Following its premiere at the Venice Film Festival, where it was awarded the Orizzonti prize, Phuttiphong Aroonpheng’s directorial feature debut was presented in Toronto, San Sebastian and Busan where it attracted the attention of both critics and audience with its subtle – yet challenging to fully understand – aesthetic portrayal of everlasting immigration issues in Thai society; a slow-core story of a fisherman who finds a shot-down foreigner, and that of an ex-wife struggling to find her place.
Having dedicated his film to the Rohingya people – a Muslim minority from Myanmar who often try to emigrate to Thailand or Bangladesh – Aroonpheng sets MANTA RAY to a decidedly social tune while the plot, slow pace and scarce dialogue resemble Tsai Ming-liang’s style, especially I DON'T WANT TO SLEEP ALONE (2006). This time, Kuala Lumpur is replaced with Mae Sot – a border town in Thailand populated by Thai and Myanmar people – and the symbolic, unrealistically big moths make space for local beliefs about the titular manta rays.
Just like in one of Tsai’s later works, the socio-political theme is depicted through relationships based on the unvoiced mutual understanding of two people: a wounded Rohingya exile (named like Thai popstar Thongchai), and the native Thai man who nurses him back to life – an immensely talkative misfit in shiny armor and blond hair, whose wife just left him. This monologue-based relationship revolves around situational humour, recurring magical realism and a certain romanticism. We follow them on a ride on a ferris wheel, and dancing together under fairy lights and disco balls. But beneath the surface of a sleek visual language (courtesy of acclaimed DP Nawarophaat Rungphiboonsophit), Aroonpheng actually lights up the metaphor of national belonging.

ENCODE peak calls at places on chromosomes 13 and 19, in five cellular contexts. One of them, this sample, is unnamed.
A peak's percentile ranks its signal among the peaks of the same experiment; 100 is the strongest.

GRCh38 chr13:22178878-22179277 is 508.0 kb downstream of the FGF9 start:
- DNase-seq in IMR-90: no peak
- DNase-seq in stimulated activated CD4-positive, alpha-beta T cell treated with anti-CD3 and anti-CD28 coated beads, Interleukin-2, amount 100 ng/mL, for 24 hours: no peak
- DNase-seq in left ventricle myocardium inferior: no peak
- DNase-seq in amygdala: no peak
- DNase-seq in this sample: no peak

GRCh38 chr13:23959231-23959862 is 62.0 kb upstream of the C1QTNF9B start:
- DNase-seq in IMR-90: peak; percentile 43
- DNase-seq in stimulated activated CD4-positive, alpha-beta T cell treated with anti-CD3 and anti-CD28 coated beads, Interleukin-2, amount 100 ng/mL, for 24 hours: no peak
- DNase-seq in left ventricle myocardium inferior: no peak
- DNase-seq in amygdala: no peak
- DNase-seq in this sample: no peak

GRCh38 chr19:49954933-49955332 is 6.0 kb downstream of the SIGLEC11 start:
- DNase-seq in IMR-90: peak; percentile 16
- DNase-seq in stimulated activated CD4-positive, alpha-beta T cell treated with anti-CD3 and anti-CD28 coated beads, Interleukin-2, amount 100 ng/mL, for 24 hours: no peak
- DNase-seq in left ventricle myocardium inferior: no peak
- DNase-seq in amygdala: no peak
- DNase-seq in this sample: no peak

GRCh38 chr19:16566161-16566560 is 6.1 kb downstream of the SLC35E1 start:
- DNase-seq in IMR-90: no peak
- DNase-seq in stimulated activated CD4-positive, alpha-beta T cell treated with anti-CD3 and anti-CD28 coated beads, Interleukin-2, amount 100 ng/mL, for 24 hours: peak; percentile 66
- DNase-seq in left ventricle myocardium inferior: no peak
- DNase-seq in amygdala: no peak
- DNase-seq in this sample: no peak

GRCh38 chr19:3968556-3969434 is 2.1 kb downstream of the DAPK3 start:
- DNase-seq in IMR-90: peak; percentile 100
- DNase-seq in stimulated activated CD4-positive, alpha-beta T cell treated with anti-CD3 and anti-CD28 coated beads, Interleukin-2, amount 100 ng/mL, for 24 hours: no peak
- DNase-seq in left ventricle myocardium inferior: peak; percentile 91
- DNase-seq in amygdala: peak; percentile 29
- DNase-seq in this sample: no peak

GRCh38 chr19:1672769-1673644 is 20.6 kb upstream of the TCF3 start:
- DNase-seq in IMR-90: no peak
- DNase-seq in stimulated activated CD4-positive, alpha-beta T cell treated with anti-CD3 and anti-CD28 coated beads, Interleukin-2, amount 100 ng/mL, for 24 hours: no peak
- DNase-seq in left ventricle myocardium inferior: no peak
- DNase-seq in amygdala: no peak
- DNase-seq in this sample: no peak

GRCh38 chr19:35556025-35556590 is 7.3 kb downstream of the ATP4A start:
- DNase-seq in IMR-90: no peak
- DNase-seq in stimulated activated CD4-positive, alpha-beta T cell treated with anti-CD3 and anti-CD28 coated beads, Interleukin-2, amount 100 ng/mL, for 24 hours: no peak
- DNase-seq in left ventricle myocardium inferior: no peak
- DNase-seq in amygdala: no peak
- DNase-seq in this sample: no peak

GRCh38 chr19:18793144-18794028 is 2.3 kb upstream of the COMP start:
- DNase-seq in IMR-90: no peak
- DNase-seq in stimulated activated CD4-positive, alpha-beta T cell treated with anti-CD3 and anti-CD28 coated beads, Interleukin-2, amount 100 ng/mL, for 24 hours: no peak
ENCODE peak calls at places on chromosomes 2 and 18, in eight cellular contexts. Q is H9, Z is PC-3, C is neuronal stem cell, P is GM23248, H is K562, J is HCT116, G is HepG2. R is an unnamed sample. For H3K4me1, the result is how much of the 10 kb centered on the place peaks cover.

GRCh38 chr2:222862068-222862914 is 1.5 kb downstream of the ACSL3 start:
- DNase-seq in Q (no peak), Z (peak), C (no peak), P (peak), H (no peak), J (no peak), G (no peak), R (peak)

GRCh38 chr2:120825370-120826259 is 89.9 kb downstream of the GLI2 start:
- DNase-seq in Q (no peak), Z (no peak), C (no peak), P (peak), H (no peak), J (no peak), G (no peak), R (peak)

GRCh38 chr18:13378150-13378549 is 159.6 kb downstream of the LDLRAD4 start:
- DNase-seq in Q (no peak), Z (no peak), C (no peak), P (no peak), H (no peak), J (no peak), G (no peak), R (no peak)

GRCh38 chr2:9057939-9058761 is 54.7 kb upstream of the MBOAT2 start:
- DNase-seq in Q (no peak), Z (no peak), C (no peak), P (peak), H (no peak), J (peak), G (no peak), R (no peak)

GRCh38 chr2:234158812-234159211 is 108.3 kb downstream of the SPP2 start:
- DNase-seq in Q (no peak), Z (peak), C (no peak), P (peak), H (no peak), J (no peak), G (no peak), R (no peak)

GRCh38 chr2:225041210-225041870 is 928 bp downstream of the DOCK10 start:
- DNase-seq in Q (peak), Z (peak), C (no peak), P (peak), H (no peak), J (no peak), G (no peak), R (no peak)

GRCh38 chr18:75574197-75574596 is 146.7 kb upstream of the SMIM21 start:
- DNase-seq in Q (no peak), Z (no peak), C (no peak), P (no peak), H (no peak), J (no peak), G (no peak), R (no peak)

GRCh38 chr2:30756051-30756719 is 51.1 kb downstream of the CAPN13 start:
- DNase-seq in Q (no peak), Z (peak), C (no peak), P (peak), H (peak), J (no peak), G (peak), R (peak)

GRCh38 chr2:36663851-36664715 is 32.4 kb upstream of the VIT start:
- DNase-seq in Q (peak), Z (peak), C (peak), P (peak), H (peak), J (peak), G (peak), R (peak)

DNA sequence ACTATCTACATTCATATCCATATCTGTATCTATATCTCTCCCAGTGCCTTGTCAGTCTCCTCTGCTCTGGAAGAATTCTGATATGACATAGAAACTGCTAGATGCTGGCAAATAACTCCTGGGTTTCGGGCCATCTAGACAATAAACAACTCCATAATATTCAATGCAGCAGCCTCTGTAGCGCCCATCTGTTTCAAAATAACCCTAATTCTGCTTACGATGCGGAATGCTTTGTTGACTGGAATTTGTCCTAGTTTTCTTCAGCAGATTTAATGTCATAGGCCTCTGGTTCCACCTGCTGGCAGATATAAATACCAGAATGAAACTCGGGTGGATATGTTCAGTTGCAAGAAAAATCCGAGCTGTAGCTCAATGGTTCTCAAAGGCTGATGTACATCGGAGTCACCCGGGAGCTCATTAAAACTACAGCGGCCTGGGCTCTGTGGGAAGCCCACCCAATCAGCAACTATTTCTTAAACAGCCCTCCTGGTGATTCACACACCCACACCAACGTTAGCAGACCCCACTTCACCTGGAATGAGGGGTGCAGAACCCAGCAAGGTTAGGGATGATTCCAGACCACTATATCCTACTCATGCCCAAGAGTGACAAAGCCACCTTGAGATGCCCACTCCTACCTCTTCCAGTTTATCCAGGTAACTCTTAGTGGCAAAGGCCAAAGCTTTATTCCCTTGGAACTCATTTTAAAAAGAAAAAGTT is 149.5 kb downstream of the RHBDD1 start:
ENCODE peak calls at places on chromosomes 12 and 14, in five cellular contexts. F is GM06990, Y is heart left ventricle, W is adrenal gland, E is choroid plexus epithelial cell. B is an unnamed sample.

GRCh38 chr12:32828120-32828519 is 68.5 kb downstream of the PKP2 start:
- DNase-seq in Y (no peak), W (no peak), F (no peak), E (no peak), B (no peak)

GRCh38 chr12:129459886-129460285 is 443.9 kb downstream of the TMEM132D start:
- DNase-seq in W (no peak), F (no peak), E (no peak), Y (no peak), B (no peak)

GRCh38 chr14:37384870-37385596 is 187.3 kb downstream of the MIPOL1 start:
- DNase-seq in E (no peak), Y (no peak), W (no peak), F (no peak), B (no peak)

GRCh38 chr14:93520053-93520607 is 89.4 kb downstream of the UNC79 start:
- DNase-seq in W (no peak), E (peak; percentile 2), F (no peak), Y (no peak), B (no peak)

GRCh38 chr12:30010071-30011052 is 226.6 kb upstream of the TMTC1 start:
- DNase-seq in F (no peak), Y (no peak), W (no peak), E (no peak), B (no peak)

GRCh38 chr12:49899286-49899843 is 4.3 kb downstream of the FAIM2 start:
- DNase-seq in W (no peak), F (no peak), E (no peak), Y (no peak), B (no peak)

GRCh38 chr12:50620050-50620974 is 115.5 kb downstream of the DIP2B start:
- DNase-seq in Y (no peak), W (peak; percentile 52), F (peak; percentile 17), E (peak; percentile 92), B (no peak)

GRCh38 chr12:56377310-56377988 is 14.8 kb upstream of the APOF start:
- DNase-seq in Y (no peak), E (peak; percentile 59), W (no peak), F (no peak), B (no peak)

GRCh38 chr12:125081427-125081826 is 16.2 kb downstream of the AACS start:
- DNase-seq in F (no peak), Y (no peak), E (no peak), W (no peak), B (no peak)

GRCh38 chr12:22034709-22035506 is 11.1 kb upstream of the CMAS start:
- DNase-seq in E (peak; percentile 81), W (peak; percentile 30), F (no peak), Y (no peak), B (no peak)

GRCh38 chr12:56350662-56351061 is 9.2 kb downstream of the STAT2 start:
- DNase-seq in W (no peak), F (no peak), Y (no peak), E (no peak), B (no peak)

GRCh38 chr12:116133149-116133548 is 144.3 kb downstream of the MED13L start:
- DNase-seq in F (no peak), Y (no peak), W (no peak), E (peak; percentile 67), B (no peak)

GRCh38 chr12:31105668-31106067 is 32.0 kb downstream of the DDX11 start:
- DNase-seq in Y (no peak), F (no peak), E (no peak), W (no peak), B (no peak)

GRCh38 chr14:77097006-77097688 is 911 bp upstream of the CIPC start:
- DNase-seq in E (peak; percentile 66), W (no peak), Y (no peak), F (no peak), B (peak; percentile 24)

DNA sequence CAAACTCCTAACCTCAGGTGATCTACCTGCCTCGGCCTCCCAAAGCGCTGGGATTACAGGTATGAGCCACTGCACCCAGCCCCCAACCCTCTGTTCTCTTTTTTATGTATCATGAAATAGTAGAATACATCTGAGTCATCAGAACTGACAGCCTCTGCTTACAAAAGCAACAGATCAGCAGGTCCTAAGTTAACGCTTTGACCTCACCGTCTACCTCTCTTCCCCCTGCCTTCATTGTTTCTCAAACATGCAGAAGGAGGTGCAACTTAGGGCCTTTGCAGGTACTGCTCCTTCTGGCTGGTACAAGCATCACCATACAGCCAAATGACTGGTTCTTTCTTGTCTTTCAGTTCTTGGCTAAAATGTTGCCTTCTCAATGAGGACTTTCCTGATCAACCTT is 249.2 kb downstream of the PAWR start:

MANTA RAY is in fact the reworking of a short film directed by Aroonpheng in 2015 (FERRIS WHEEL), in which the symbolism of the amusement ride was used to grasp the meaning of the circle of life. In both films, the juxtapositions of reverse shots capturing the protagonists reflect the condition of human types in a modern world – the native outlawed by society and the trespassing, wounded immigrant who go up and down on the same wheel. No matter how high they get, eventually both of them will be taken back to earth to their identity conflict. The wheel represents the idea of going nowhere – like the war that has been collecting the souls of Rohingya people for decades. The reverse shots foreshadow an identity swap, allowing the director to seize an image of society in which the ‘stranger’ becomes its opposite. Therefore, there is some hope lurking in the corner.
Through this symbolic yet resonating depicting, Aroonpheng manages to create an ethereal voyage into his vision of modern Thailand, but the detour to the land of universal values certainly makes an appearance as well. Christmas bulbs and magical realism are the key to answering the brutality of everyday struggles, that is, reality - where on every corner there’s a subconscious feeling about committed crime. What is beautiful onscreen fails to prevail offscreen. While immersing into trippiness, one feels the disturbance of the pulsating bulbs worn by an enigmatic gunman who wanders through the graveyard of national identities. It takes time to lure a sea devil, but it’s rewarding when you actually see one, a manta ray.
FIPRESCI Young Critics Warsaw Project